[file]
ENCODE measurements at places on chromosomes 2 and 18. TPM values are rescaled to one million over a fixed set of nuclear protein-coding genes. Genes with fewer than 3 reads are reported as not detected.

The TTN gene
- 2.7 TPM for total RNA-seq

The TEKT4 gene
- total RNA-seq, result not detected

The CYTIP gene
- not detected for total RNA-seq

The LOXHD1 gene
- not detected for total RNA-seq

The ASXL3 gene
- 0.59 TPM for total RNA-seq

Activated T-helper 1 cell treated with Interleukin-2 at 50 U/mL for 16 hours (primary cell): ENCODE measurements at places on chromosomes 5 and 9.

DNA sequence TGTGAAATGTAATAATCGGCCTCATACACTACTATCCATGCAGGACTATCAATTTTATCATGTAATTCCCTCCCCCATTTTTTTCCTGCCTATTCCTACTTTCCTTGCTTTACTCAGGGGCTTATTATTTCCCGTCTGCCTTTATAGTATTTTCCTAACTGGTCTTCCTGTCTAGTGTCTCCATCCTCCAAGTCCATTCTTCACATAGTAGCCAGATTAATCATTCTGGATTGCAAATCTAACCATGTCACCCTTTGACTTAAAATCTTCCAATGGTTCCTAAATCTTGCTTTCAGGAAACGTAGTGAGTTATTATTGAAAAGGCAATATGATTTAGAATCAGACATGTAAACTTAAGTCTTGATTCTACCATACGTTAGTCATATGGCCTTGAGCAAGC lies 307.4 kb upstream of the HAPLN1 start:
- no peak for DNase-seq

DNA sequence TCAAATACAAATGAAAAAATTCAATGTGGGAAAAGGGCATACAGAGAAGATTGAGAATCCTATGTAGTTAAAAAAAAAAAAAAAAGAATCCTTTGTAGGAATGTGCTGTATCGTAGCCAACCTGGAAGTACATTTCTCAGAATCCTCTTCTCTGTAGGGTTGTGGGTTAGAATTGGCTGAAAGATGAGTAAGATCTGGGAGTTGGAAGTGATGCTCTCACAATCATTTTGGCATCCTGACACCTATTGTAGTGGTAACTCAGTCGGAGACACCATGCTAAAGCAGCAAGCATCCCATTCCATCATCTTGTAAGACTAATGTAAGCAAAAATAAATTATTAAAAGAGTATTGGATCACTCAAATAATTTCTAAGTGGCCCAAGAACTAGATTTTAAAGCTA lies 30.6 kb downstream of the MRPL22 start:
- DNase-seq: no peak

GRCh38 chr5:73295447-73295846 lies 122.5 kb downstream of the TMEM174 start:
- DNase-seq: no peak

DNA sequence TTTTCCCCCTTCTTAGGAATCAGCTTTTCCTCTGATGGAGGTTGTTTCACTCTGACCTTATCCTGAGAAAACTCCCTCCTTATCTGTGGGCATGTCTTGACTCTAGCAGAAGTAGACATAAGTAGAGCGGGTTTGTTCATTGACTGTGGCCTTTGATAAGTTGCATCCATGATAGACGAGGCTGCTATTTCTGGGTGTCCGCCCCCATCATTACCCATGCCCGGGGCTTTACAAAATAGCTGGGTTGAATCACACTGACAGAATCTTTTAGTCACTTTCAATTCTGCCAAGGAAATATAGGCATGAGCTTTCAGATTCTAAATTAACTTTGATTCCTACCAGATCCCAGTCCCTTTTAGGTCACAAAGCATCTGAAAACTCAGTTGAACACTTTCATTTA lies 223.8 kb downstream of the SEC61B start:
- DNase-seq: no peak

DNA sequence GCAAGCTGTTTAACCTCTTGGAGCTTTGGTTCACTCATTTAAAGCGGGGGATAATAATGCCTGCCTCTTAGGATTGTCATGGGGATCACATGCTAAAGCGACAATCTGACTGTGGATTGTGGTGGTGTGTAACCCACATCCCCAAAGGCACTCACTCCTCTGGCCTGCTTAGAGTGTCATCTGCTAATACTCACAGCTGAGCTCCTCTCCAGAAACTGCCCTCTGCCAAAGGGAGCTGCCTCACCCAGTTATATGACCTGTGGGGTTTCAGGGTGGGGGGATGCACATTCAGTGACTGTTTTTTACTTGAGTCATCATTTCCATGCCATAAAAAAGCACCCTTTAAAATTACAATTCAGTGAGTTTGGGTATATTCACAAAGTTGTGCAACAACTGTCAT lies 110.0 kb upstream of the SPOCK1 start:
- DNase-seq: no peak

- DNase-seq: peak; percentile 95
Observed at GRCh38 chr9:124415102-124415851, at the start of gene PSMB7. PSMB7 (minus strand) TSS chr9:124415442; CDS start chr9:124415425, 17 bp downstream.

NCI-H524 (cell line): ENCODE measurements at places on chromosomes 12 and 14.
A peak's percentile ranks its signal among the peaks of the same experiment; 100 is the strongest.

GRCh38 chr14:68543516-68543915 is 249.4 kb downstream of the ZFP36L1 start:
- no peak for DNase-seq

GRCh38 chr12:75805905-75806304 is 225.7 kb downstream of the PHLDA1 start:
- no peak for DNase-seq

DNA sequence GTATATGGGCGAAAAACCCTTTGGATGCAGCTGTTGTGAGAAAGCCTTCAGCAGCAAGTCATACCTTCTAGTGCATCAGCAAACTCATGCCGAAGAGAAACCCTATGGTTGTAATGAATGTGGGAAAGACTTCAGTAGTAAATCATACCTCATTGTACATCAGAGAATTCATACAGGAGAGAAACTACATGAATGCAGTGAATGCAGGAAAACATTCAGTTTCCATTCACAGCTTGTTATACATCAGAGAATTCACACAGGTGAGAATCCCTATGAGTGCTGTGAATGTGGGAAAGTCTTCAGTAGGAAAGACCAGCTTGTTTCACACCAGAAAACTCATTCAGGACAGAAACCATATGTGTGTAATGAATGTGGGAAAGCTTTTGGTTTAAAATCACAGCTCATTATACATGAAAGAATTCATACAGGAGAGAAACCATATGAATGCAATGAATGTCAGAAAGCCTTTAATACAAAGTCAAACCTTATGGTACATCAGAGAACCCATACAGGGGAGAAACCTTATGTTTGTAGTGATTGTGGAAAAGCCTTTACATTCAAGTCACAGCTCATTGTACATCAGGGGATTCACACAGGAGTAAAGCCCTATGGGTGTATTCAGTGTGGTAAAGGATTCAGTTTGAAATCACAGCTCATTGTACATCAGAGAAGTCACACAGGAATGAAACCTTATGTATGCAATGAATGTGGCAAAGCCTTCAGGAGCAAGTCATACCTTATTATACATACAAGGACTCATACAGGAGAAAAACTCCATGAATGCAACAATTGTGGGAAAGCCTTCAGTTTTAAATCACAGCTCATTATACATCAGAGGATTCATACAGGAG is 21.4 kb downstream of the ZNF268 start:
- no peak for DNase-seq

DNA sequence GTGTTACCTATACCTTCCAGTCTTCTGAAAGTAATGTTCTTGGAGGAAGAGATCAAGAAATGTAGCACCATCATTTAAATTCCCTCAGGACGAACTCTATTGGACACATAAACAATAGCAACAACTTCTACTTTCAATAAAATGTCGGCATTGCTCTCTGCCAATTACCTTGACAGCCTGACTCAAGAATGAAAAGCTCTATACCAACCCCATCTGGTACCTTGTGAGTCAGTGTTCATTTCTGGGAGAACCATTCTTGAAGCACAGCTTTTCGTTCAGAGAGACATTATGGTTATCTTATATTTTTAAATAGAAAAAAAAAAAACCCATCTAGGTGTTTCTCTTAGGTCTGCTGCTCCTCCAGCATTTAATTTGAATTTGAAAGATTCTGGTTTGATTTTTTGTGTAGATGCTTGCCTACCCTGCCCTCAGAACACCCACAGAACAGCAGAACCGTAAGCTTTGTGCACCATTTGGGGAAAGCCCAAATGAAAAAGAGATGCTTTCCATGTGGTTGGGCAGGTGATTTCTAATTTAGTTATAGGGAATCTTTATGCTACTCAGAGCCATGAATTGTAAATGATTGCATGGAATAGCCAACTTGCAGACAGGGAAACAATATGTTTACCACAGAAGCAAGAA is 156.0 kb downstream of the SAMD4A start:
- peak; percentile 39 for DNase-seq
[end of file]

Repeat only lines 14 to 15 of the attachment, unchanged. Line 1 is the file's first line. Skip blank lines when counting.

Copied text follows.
- no peak for DNase-seq

DNA sequence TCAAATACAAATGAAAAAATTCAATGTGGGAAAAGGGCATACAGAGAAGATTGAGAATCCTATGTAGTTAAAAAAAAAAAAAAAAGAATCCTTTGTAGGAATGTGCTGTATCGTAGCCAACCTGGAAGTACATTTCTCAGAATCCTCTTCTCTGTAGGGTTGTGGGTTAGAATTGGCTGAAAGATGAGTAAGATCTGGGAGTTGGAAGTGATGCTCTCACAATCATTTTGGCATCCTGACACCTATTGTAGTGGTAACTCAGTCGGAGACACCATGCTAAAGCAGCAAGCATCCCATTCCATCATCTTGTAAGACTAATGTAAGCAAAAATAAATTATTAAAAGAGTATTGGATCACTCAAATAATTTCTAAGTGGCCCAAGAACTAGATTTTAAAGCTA lies 30.6 kb downstream of the MRPL22 start: